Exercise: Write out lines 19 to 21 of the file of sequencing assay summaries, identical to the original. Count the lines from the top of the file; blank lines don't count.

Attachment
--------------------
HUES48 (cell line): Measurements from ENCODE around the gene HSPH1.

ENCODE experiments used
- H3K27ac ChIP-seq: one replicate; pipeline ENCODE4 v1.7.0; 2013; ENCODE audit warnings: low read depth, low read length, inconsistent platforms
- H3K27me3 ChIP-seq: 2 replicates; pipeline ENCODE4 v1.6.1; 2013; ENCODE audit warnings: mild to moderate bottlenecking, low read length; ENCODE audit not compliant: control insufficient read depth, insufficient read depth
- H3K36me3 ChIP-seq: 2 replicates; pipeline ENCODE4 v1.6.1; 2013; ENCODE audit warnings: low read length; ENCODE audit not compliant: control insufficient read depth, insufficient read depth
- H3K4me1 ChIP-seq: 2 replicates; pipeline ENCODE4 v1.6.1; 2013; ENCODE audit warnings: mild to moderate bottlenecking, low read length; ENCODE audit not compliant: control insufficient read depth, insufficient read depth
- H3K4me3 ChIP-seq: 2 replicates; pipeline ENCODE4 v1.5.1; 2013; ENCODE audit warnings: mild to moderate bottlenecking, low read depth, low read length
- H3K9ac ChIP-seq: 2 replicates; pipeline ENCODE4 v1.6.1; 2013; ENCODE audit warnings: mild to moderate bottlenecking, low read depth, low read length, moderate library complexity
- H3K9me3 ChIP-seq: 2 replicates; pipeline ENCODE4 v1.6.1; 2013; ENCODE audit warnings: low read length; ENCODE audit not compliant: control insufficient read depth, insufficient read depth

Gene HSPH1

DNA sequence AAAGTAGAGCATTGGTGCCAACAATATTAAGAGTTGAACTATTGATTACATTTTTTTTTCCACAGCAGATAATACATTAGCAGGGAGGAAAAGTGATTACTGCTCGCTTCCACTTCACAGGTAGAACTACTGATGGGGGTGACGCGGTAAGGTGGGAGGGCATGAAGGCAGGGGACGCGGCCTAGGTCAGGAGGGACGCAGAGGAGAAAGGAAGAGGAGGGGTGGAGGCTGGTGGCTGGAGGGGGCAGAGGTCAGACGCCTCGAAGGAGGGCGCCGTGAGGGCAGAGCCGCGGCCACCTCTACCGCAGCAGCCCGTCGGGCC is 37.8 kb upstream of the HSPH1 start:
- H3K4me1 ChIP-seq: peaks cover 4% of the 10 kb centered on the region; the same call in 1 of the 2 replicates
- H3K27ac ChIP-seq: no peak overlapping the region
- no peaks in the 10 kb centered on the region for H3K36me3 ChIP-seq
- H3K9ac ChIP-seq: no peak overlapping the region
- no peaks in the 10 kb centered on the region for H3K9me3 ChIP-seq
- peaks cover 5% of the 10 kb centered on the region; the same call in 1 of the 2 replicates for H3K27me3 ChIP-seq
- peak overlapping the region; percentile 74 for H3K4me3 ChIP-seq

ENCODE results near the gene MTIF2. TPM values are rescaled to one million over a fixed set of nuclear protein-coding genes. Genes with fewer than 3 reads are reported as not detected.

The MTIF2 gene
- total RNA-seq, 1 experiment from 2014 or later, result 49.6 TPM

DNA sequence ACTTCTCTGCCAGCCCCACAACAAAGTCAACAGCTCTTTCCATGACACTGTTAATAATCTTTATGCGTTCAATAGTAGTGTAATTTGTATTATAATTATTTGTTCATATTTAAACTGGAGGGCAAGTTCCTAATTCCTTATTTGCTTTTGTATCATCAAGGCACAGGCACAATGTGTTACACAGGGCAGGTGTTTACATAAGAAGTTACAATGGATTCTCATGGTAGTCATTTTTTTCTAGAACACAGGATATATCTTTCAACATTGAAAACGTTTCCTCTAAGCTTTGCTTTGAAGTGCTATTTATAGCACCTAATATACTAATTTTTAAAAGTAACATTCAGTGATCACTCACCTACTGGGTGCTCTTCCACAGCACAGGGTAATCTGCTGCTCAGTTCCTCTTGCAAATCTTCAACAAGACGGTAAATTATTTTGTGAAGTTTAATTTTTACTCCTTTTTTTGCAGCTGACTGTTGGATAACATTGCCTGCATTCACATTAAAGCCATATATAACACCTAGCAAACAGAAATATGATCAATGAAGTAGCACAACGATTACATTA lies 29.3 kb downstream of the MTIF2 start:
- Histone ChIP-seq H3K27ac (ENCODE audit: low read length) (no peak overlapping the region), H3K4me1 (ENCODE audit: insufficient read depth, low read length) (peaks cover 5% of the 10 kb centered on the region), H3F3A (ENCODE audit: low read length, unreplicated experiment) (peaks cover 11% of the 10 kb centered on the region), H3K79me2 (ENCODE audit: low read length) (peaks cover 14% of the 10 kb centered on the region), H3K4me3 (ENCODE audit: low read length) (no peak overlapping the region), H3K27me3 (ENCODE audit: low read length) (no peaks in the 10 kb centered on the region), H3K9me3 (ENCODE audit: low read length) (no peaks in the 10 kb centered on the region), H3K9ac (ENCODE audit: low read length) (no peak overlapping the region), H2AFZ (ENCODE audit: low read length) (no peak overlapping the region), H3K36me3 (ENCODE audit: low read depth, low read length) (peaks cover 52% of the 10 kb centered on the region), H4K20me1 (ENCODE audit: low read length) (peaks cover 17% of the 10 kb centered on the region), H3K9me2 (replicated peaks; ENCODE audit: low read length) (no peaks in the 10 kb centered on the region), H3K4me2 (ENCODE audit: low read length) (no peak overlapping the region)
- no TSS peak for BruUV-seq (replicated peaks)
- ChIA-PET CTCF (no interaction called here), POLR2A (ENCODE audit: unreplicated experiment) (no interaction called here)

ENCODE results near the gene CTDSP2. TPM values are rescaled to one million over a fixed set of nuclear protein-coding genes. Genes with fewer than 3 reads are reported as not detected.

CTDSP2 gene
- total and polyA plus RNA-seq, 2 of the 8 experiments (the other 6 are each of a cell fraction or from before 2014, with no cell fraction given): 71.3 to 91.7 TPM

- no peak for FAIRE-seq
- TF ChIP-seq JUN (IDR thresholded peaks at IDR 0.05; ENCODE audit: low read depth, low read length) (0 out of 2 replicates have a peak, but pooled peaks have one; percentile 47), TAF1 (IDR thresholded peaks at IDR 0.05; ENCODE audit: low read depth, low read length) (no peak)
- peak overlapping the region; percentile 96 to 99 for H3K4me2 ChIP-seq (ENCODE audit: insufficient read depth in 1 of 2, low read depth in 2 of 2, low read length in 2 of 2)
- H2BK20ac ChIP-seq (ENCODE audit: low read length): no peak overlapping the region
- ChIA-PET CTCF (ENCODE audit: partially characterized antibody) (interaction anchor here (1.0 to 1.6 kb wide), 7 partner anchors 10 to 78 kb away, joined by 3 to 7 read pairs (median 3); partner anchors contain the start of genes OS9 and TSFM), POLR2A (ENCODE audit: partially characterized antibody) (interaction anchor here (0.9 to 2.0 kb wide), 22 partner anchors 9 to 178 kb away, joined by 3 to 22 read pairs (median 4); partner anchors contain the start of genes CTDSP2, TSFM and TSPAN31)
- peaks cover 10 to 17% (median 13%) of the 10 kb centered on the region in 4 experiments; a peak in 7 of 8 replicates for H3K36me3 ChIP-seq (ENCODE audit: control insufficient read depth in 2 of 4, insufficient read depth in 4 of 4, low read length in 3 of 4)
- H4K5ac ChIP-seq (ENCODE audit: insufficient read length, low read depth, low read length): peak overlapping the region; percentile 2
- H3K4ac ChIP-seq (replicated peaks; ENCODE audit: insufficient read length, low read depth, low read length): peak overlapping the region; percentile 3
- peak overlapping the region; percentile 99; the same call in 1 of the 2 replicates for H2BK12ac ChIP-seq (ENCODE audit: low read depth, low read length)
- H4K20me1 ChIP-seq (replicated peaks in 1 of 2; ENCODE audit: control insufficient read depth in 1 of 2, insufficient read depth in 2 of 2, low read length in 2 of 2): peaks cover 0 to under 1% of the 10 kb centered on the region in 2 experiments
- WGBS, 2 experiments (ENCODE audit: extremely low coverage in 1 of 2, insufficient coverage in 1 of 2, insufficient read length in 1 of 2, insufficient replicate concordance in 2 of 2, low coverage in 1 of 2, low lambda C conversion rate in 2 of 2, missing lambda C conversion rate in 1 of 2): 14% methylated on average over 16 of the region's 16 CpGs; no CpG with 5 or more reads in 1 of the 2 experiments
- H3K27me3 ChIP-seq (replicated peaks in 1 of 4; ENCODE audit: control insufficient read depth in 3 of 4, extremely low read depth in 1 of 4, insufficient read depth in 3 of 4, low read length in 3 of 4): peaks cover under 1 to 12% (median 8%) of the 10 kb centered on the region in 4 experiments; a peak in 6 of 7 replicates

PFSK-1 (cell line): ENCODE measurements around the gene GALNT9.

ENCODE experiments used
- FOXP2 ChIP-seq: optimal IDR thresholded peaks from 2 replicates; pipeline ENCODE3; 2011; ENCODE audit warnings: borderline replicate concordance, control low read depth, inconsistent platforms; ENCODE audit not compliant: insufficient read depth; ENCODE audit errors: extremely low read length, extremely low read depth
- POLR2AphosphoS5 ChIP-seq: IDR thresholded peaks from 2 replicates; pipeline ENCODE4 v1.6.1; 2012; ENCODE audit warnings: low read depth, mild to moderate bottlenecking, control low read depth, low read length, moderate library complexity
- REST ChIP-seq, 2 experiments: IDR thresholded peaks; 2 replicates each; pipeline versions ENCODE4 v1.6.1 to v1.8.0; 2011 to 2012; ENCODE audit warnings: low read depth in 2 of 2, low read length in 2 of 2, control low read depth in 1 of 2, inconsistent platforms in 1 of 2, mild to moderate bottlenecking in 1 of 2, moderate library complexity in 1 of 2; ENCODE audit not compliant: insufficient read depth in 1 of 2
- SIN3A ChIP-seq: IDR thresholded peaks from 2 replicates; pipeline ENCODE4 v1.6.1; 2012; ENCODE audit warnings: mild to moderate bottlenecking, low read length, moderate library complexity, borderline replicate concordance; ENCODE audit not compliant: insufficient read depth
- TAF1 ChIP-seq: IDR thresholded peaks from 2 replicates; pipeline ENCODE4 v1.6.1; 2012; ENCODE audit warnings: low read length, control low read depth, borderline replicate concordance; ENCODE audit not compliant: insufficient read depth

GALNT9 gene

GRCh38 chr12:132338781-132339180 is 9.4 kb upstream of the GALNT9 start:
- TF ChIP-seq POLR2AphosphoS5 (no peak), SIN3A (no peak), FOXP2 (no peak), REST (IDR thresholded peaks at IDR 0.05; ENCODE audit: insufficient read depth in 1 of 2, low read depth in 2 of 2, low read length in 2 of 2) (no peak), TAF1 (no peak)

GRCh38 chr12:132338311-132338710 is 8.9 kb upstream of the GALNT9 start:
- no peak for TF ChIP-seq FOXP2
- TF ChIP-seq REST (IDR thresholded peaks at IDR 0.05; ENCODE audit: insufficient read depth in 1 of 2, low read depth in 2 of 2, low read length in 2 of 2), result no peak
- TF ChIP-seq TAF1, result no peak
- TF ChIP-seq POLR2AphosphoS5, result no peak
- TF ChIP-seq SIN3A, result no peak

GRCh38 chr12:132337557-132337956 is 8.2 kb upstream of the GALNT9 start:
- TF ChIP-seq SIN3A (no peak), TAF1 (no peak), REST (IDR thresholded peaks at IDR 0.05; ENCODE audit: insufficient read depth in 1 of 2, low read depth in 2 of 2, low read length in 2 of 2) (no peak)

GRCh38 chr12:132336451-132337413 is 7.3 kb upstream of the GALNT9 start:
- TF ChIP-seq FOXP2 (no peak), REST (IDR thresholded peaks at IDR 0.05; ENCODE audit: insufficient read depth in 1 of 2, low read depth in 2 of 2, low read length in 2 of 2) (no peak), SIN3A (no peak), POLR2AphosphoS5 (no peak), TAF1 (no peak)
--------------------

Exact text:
ENCODE results near the gene MTIF2. TPM values are rescaled to one million over a fixed set of nuclear protein-coding genes. Genes with fewer than 3 reads are reported as not detected.

The MTIF2 gene
- total RNA-seq, 1 experiment from 2014 or later, result 49.6 TPM